Classic Review: midcity – clipping.

With my perfect rating for the newest clipping. album, There Existed an Addiction to Blood, I decided to give their debut 2013 album midcity a listen. As a debut, the album displays the fantastic capabilities of producers Jonathan Snipes and William Hutson while singer Daveed Diggs shows off his lyrical prowess. Unfortunately, the album suffers from a few faults that hinder its full listening ability.

The first thing you’ll notice about this album is just how noisy it is in comparison to the rest of the clipping. discography. Most songs feature samples of frequent static white noise that screeches in spurts throughout each song. Though I wouldn’t say I’m a fan of pure noise music, I am a huge fan of noise rock and its integration into hip-hop as well.

Though I appreciate just how unique the use of this noise is in comparison to most hip-hop and even contemporary experimental hip-hop artists, it is overdone in a few songs (loud, guns.up, and killer). If the white noise Snipes and Hutson utilize had a more notable difference between each song the production would be less repetitive. This is not to say the production is nothing less than impressive, but these frequent loud bursts could use a different style so they don’t become stale. guns.up in particular also has an incredibly annoying autotuned hook that combined with the stale static white noise makes the track skippable.

If we’re on the topic of repetitive I have to bring up the greatest fault of this album, the track outro. Ten minutes of Diggs saying, “Get money,” in the same monotone voice with a skeletal instrumental is not a good way to end the album. Conceptually, I can understand what Diggs was going for, but there was no need to extend it for ten minutes, especially with no significant instrumental progression. It seems the lyrical theme of the album is a play on gangster rap and the culture surrounding that. I love Diggs purposely making the track long in order to commentate on how mainstream rap culture focuses so heavily on the concept of “getting money”. At the same time though, I think it could have been executed better.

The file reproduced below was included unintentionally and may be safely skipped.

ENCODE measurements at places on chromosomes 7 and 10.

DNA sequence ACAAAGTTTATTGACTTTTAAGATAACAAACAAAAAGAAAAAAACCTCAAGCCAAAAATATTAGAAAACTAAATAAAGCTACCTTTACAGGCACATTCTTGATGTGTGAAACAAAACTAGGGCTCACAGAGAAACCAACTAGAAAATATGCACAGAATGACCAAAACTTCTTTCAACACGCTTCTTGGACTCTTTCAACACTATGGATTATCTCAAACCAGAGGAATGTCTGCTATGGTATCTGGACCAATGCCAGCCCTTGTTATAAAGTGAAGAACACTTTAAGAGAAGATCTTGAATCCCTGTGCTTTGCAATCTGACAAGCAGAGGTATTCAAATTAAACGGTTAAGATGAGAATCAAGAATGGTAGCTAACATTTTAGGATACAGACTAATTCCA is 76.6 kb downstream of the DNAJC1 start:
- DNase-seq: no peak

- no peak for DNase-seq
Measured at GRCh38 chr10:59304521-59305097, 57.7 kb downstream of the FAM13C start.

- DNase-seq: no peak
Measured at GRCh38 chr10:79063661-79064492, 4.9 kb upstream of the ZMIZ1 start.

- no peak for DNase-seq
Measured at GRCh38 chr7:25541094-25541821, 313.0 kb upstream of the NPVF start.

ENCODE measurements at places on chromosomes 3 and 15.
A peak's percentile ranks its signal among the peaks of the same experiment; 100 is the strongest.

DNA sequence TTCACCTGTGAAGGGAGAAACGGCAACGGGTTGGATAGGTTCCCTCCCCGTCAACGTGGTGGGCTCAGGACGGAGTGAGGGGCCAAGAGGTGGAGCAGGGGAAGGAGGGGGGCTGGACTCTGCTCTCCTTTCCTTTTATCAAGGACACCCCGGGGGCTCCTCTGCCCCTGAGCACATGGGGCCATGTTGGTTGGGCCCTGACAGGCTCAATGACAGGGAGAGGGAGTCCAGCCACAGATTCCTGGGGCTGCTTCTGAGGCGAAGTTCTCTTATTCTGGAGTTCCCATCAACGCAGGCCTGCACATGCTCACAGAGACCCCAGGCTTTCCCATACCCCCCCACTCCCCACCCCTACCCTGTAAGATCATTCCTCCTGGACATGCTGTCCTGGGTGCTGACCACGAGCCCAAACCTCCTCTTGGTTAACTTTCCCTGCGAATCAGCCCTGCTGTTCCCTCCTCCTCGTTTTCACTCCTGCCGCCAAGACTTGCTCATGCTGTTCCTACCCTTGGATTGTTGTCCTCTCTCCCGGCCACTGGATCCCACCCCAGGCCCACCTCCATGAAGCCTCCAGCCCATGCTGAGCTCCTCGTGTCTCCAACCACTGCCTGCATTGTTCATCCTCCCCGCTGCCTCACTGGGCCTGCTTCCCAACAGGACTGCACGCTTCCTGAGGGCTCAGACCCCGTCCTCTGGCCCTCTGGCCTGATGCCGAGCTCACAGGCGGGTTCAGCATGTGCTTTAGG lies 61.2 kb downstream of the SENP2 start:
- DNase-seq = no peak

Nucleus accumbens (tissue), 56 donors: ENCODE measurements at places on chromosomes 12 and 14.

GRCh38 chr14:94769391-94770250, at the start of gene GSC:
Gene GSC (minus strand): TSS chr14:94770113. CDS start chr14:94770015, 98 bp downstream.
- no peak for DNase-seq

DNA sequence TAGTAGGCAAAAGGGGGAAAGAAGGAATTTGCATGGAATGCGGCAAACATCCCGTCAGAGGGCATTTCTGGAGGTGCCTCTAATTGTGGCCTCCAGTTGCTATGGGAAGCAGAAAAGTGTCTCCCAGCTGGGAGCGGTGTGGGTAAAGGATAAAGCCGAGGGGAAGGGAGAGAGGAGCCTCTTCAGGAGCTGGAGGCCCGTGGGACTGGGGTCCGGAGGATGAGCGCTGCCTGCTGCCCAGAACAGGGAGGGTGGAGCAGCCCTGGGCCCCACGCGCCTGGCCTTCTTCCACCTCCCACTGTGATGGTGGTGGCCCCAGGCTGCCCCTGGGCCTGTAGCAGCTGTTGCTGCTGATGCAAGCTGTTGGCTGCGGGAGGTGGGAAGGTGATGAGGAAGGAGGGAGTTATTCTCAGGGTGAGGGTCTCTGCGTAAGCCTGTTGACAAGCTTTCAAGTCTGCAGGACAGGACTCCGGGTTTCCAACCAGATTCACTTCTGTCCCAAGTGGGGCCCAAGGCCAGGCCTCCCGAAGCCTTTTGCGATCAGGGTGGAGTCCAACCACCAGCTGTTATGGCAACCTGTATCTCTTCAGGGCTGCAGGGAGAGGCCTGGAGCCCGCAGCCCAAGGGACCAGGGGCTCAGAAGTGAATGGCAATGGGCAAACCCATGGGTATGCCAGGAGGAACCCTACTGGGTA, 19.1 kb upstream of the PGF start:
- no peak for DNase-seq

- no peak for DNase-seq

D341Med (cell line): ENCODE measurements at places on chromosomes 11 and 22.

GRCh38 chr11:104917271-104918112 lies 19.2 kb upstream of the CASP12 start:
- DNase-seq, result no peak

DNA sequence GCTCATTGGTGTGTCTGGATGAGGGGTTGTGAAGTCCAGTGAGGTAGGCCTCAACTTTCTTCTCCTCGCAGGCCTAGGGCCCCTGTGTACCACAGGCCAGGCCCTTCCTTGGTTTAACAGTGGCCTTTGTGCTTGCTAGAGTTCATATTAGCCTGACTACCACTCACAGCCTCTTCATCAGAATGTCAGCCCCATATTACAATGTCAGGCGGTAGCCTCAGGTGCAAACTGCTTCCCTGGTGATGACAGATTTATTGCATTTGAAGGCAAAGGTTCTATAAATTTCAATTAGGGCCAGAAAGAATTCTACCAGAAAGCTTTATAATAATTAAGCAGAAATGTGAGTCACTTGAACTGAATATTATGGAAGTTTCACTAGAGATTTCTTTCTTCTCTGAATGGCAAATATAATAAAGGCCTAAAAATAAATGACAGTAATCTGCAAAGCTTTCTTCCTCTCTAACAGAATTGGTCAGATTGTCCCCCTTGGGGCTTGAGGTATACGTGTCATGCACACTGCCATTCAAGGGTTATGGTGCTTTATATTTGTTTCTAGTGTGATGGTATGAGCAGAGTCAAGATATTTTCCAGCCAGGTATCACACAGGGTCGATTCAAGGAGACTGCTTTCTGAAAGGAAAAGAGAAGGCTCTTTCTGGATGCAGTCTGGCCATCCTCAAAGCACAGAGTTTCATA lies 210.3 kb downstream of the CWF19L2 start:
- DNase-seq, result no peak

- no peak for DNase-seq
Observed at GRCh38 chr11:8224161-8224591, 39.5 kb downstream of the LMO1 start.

It’s a real shame because the track right before the closer (real) would have been the perfect way to end the album. The hook of this song is how outro should have been. Lyrically speaking there is far more depth while still retaining the same concept of outro. The instrumental is this fantastic slow and staticky hybrid that would have ended the album on a high note.

And before anyone questions why I’m okay with the eighteen minute ambient piece of a piano burning as the closer for There Existed an Addiction to Blood, then I suggest reading my review for the album.

On the topic of executing things well, most of the tracks, including the skits, are done excellently. Tracks like mobb2it, bout.that, and get.it, blend lighter noise elements, chirps, and even electronics. mobb2it in particular features an electronic sample that sounds almost Daft Punk-esque during the later end of the song.

For a debut, midcity does a good job establishing clipping. as a formidable voice in the experimental hip-hop scene. This is done via their use of harsh noise and lyrical depth unlike other contemporary artists. Unfortunately, they miss the execution on some songs as Diggs’ flow stagnates and becomes more and more repetitive.

Favorite Tracks: intro, bout.that, get.it, five, bullshit, overpass, mobb2it, killer, collect, story, real

 

 

7/10

- gavtunes

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